Microsoft today made moves to help enterprise IT managers accomplish two top goals: tighten security; and improve efficiency by making more applications available through wireless connections.
First, the Redmond, Wash., giant said it will offer customers user identification technology from RSA Security to block fraudulent attempts to tap into corporate networks.
“Our joint customers now have the option of incorporating stronger authentication technology into their applications,” said RSA spokesman Timothy Powers.
Under a new license, Microsoft will integrate RSA’s SecurID agent, which prompts users for two authenticating factors at sign-on, into its offerings. The first product to have the feature built-in will be Microsoft’s Internet Security and Acceleration (ISA) Server 2000, which handles firewall and Web cashing services for enterprises.
In addition, RSA has developed a software token for the Windows Pocket PC 2002 operating system. Now, after passing an initial security check, users of mobile devices can obtain a second unique code to access the network from their PDA. By embedding the technology into the operating system, users no longer have to carry separate hardware tokens — small devices attached to keychains that generated access codes, Powers said.
RSA and Microsoft also reiterated support for the submission of WS-Security standards to OASIS, a Boston policy making board. WS-Security is a set of SOAP extension that supports, integrated and unified several popular security technologies and allows interoperability with Web services.
Neither the financial terms, nor duration of the licenses, was disclosed. With support for the Windows Pocket PC platform, RSA has nearly blanket coverage of the mobile security market. Earlier this year, it inked a deal to provide authentication and data protection for the popular newest Palm handheld operating system.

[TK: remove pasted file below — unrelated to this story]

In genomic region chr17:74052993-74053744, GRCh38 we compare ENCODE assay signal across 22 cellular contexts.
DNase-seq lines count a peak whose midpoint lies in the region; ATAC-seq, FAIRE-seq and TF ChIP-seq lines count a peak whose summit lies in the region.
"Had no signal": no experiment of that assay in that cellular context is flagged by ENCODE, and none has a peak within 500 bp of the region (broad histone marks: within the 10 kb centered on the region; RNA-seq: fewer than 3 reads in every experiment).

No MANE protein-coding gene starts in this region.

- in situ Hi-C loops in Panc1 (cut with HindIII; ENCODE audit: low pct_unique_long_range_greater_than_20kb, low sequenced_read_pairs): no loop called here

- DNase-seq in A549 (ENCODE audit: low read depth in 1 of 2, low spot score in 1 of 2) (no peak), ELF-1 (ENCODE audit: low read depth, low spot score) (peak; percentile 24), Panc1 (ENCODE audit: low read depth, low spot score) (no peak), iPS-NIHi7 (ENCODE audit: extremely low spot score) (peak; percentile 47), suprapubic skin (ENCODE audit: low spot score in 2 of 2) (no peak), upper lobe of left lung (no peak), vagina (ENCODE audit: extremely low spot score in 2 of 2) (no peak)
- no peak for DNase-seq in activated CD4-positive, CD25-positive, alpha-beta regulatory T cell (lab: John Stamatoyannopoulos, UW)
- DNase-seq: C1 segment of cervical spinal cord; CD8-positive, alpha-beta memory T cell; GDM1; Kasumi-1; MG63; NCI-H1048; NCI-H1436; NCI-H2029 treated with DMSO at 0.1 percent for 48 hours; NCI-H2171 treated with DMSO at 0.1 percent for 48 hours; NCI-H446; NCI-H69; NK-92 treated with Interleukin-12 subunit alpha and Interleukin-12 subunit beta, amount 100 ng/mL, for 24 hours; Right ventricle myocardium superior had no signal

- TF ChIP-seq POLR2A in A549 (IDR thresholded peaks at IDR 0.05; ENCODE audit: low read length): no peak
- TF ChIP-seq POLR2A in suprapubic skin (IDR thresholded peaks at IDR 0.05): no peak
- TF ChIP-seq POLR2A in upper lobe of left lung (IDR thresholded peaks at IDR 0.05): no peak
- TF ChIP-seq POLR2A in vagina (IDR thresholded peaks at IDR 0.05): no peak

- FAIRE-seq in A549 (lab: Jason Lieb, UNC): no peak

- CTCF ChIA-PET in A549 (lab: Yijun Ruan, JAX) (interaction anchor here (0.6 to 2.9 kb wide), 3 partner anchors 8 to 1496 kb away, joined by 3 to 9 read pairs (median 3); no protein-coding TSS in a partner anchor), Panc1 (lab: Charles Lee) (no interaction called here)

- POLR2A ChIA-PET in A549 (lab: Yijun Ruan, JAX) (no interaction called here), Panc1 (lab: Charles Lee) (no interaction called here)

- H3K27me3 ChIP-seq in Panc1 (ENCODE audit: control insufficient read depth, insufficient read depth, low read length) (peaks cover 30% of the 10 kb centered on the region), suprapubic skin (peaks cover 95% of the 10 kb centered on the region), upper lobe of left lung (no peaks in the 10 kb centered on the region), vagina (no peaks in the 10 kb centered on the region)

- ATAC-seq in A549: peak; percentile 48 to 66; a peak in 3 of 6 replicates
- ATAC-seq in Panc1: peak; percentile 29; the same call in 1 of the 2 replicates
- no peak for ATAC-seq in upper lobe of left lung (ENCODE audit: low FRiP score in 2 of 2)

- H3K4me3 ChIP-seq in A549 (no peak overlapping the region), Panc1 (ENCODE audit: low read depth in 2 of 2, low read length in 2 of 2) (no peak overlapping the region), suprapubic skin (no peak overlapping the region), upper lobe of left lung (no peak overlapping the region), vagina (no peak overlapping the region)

In other Microsoft news, the company detailed its wireless messaging and customer relationship management (CRM) strategy at the MEC 2002 trade show in Anaheim, Calif.
First announced in July, the Mobile Workplace initiative simplifies deployment of Windows-powered mobile device applications through coordination between Microsoft and mobile operators and systems integrators, including Accenture, Cap Gemini Ernst & Young, HP Services and AT&T Wireless.
The offerings include Mobile Workplace Messaging, integrated software that enables wireless access to e-mail from PocketPCs, Web-enabled phones and laptops that support wireless networks; and Mobile Workplace CRM, software for sales and field personnel to help track orders, retrieve contact information and directions, among other things.
Microsoft expects the number of systems integrators offering Mobile Workplace to increase. Partners are expected to deliver additional offerings, including enterprise resource planning (ERP) software, to their government, utilities, pharmaceutical and health care providers, and financial services customers.